Fish is an important source of nutrients and should be an integral part of our diet. Fish can be contaminated with mercury to varying degrees depending on water pollution levels, the age and the species of fish. Mercury levels in predatory fish are generally higher than in non-predatory fish. EU legislation defines maximum levels of mercury for fish and fisheries products. As long as these maximum levels, which are monitored by the food inspection authorities of the Länder, are not exceeded, health risks for the general public with typical eating habits are very unlikely. However, women who are pregnant or breastfeeding as well as their unborn and new-born babies are especially at risk from the toxic effects of mercury. As a result, women who are pregnant or breastfeeding are advised to mainly consume fish with comparatively lower mercury levels and to avoid the following types of fish (and products made from them) that potentially contain more mercury on the German market: shark (also sold as "Schillerlocken", or strips of smoked dogfish), escolar, eel, spined loach, swordfish, Atlantic and Greenland halibut, pike, monkfish, tuna and Atlantic redfish.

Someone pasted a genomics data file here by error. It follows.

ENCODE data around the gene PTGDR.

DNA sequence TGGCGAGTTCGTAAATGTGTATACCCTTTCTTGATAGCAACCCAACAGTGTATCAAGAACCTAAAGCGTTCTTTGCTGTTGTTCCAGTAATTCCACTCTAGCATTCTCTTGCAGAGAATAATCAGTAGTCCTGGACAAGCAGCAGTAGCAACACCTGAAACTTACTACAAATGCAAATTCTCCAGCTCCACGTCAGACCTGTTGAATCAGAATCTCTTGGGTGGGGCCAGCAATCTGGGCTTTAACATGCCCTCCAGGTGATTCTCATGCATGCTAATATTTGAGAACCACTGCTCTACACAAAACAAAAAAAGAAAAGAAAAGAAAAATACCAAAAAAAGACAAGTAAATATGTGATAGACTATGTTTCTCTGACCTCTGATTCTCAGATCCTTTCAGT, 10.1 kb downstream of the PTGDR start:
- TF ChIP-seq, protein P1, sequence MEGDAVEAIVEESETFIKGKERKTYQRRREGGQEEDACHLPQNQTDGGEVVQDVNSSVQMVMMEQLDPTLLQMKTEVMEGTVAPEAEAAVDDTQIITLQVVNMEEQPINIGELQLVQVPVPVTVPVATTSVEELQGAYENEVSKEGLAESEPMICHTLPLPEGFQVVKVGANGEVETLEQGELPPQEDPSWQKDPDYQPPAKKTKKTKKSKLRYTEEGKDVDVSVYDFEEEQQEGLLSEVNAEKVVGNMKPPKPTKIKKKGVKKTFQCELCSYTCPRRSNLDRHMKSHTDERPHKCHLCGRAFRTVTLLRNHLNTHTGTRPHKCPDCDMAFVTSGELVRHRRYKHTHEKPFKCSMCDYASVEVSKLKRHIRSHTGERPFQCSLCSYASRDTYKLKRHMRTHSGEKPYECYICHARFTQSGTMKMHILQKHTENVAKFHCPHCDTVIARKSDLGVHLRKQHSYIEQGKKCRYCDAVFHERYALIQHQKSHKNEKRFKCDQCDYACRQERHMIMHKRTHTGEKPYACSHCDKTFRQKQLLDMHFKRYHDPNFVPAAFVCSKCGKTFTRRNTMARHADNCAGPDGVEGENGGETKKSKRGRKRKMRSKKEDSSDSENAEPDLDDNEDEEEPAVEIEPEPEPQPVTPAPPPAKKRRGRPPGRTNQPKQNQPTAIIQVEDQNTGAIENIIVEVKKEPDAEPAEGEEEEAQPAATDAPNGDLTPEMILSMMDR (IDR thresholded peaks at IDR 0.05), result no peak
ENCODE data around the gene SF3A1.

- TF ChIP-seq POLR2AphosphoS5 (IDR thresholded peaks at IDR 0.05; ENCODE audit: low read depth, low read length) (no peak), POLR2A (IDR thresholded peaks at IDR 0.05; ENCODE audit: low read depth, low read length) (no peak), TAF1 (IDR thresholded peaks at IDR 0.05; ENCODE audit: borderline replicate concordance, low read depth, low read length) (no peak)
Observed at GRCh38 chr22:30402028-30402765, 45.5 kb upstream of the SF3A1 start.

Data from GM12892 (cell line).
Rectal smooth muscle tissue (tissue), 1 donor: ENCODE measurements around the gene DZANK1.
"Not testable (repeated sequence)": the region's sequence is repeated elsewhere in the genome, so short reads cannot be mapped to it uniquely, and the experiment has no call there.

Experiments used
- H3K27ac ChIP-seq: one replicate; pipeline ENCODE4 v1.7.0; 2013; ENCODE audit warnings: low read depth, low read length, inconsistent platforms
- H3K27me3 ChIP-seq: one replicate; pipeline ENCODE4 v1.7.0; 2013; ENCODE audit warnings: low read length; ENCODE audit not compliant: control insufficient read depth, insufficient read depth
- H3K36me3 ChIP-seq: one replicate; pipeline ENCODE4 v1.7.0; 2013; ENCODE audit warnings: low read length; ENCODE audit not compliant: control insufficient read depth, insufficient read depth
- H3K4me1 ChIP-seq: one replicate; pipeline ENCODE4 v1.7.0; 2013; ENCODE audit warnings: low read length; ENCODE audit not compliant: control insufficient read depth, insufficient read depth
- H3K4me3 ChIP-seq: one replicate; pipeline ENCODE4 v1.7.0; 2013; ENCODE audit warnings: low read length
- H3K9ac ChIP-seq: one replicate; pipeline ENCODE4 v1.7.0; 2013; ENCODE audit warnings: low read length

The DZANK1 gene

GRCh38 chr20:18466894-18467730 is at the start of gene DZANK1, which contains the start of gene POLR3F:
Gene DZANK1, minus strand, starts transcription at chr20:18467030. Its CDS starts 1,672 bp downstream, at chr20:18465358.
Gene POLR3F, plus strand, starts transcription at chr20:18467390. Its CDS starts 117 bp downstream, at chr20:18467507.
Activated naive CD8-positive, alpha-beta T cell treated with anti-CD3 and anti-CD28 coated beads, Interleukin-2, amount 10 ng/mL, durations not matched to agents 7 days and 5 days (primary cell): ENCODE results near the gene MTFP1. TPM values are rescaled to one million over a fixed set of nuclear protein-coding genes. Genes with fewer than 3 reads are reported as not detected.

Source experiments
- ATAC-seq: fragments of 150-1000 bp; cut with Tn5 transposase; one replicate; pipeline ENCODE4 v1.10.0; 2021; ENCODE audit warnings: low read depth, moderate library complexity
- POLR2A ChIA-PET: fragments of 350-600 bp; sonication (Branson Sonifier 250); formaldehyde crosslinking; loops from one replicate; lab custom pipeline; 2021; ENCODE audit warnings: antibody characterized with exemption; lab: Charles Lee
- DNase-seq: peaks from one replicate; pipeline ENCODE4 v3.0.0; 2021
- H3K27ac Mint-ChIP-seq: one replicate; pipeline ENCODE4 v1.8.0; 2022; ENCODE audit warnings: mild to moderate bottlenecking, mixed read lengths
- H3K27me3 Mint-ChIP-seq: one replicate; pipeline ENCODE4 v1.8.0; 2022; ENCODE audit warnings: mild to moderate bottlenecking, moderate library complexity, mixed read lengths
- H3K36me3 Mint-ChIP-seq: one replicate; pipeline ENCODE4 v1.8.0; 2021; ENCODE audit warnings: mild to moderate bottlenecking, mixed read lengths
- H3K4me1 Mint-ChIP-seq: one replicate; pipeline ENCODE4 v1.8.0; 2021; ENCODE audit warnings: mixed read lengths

Follow regional advice on freshwater fish caught for personal consumption
Stable compounds such as dioxins and PCBs have been accumulating in riverbeds for many years. As a result, wild fish in rivers can still ingest considerable amounts of harmful dioxins and PCBs through the food chain. This is why freshwater fish still contain high levels of contaminants even though significantly fewer dioxins and PCBs are discharged into the envi-ronment today than in the past. Dioxins and PCBs accumulate in the fatty tissue of fish, as they are particularly persistent and highly soluble in fat. Eels are particularly fatty fish. Levels above the maximum set by law for dioxins and PCBs are relatively common in freshwater fish. People who fish (and their families) should therefore check the contamination level of fish in the respective river sections with the competent Länder authorities.